each community on a take-it-or-leave it basis.

The City Deals programme, which I’m
responsible for as Cities Minister, takes a completely different approach. Each
deal is bespoke, not off-the-peg. It is agreed in a two-way negotiation between
central government and the city in question. Each community has a right of initiative – to propose what it wants in the deal. And rather than the city
having to show why it should have this or that item in the deal, the burden of proof – in the event of a disagreement – is on Ministers to show why it

The first wave of City Deals have already
been agreed with the core cities of Birmingham, Bristol, Leeds, Liverpool, Manchester, Newcastle, Nottingham and Sheffield. The second wave, involving
twenty additional urban areas, is currently in progress. With the publication
of Lord Heseltine’s landmark report on promoting growth in local economies
– No stone unturned – decentralisation will move to an even higher

From the moment that this Government took
office and set about dismantling the apparatus of top-down state control, we
made it clear that each decentralising reform represented a point of departure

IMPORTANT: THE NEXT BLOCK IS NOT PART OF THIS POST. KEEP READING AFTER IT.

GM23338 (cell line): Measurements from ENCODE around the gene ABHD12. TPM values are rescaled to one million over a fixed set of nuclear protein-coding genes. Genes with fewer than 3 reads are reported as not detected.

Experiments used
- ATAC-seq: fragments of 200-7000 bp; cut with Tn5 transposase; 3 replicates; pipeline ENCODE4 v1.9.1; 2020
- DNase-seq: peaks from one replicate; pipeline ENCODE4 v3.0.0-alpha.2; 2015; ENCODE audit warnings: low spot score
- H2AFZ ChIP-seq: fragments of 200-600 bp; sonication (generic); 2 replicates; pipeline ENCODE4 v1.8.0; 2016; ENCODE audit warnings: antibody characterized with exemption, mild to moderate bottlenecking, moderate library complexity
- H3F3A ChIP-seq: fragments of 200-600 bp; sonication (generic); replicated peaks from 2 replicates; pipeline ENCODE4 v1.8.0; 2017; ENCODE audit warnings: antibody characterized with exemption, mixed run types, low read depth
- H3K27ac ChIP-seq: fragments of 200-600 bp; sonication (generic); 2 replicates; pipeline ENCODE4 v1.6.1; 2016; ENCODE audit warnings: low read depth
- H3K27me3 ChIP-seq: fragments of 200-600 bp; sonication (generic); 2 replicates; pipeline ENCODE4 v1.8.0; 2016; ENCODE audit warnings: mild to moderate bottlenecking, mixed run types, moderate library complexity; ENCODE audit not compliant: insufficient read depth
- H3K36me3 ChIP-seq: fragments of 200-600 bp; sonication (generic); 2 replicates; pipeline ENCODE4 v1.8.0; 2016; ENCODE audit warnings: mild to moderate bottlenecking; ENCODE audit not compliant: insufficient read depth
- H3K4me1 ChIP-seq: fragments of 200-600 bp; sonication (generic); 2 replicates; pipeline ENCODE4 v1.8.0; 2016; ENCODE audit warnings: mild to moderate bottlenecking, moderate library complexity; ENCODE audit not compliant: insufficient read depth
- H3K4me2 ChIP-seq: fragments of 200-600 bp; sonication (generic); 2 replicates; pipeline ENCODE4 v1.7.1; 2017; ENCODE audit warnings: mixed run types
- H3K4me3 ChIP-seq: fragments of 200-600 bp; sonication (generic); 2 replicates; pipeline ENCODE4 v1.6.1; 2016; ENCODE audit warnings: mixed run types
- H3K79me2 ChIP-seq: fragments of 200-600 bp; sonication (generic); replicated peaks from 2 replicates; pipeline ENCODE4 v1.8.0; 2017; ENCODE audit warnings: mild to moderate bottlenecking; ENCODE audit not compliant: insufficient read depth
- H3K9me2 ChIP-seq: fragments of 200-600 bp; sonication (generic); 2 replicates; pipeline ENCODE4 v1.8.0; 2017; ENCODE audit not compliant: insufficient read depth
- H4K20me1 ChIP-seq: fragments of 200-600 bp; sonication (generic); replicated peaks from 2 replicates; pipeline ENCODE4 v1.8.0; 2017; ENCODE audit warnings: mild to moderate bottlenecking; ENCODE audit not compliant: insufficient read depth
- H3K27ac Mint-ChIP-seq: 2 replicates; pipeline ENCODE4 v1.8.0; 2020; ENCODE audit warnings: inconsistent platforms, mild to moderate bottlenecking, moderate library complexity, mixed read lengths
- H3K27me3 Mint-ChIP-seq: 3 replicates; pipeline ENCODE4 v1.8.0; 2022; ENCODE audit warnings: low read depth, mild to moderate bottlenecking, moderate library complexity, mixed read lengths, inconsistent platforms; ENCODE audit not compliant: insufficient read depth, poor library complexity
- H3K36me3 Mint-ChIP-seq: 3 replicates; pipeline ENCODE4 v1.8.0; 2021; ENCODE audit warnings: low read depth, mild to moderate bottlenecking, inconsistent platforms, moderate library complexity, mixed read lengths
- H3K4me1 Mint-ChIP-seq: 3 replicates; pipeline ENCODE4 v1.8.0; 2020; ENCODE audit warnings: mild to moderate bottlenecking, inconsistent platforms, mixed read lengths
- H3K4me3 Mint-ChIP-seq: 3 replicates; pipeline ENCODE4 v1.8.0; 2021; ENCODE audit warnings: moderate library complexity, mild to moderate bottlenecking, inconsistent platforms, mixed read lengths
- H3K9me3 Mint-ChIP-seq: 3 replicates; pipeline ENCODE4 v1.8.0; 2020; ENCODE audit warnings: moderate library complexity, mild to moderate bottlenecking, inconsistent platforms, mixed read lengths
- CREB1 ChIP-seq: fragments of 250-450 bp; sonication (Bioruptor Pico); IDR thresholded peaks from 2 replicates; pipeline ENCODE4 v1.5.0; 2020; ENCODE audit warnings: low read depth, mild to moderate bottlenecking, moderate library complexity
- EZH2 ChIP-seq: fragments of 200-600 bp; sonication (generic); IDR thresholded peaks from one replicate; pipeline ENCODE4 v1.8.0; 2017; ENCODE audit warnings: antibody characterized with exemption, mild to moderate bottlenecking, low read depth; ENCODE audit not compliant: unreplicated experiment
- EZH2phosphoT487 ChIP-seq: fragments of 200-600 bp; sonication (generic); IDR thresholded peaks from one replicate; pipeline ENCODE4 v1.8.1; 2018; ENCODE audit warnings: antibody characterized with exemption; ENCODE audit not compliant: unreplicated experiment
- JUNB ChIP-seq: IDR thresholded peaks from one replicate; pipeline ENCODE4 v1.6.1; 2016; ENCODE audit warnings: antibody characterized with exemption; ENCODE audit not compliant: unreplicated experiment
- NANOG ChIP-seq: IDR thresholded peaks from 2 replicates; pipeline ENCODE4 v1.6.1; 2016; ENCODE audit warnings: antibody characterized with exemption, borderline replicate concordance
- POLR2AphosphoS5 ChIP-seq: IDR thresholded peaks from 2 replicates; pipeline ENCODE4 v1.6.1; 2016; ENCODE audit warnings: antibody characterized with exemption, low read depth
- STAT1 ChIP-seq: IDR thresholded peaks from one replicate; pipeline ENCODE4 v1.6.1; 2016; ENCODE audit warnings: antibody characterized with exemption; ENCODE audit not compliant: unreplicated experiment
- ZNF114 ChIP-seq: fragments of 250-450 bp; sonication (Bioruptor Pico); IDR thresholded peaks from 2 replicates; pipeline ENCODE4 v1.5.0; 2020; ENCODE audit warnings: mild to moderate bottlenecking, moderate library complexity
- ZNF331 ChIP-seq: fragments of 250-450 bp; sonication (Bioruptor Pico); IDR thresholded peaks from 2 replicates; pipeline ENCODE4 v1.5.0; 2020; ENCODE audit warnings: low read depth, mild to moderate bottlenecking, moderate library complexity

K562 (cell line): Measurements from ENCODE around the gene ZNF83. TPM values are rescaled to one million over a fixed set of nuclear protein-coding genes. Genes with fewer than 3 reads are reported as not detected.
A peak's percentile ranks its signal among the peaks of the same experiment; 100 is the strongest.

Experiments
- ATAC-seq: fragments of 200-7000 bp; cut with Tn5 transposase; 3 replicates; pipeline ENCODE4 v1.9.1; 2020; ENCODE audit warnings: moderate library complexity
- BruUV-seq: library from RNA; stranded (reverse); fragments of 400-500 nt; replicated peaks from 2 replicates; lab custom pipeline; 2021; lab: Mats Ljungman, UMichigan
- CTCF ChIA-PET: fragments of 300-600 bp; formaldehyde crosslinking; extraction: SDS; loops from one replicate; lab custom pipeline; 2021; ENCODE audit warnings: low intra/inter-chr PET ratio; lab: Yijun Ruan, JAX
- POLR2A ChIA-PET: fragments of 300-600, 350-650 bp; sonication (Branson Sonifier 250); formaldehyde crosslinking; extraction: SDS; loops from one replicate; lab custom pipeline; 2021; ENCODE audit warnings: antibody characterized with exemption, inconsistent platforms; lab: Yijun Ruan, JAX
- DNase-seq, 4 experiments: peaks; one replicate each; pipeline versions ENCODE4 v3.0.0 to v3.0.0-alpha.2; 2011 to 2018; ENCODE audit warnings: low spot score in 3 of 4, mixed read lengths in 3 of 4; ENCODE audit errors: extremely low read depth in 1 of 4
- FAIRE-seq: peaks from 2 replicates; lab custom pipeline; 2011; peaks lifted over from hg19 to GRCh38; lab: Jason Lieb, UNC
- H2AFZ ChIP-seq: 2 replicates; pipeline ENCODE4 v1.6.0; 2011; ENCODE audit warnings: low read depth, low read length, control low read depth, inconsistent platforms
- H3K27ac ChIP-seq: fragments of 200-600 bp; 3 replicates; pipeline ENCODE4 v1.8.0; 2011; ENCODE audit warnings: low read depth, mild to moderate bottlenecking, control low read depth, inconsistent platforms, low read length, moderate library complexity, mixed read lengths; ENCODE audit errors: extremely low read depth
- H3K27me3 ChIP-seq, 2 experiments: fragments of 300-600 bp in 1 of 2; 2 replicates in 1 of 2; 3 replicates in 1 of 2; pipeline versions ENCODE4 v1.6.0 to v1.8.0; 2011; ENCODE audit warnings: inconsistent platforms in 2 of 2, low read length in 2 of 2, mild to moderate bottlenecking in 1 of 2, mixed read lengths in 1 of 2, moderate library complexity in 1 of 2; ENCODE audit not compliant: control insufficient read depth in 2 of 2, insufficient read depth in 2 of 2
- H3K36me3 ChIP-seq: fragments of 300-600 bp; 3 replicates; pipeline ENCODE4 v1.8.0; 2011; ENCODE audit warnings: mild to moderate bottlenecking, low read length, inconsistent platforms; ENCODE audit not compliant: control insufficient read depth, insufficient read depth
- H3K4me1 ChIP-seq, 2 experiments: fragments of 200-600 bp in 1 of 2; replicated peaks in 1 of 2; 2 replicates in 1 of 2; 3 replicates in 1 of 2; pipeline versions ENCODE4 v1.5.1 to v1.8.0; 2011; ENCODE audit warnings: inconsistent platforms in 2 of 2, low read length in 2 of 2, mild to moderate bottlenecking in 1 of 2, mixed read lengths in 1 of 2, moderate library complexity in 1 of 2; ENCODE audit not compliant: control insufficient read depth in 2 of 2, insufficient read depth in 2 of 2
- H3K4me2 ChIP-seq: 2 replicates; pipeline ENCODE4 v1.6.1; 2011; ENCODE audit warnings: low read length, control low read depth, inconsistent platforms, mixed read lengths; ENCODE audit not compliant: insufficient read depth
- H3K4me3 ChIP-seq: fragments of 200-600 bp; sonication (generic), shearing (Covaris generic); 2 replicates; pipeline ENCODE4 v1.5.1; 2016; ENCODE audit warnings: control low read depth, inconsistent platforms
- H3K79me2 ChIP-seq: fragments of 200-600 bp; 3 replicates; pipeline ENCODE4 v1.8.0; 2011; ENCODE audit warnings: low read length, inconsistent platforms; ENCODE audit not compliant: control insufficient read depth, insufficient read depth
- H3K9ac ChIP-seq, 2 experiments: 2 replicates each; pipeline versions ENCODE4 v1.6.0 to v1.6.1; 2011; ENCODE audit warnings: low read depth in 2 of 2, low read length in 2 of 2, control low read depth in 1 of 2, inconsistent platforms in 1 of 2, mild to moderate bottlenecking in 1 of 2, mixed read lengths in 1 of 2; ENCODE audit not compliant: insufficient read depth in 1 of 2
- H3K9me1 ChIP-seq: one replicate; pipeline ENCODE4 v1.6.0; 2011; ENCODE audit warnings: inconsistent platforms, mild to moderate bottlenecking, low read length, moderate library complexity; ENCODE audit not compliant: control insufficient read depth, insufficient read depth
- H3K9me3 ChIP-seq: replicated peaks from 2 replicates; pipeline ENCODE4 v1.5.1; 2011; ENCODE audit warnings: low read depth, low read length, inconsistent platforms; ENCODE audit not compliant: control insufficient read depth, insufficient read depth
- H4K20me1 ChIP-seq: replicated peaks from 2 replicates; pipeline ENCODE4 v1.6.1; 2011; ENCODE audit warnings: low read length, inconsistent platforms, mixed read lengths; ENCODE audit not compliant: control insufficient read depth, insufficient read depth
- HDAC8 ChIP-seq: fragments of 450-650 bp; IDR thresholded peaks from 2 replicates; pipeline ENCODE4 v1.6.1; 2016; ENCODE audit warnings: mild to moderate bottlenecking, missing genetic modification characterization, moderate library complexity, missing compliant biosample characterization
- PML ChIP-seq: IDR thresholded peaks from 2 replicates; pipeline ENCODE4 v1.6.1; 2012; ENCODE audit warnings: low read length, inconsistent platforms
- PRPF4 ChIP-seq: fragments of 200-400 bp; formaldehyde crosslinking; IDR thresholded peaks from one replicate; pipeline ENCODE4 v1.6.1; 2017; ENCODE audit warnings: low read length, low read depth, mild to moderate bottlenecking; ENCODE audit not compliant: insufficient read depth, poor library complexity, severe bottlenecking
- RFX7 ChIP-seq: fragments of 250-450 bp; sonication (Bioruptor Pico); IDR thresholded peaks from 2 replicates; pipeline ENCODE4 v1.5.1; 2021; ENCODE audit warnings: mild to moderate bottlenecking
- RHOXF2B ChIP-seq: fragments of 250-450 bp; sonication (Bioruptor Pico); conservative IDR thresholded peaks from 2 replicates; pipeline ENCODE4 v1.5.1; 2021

not a destination. To remove a central control, to devolve a decision-making power doesn’t just serve a purpose in itself, it lays the foundation for further decentralisation – by reducing dependency on the centre, building up
local capacity and inspiring further city-led initiatives.

I believe that this dynamic process of
change will produce positive economic results for our cities long before any
shift in party political allegiances. However, it is pretty clear to me that
the old order of disempowered Northern cities, prevented from shaping their own
futures, was very much to the advantage of our opponents.

All the time the main question is "what can
the Government do for our cities?" then the party of tax, borrow and spend will
have the upper hand.  But if we can change the question to "what can this
city do for itself?", then many good things are sure to follow.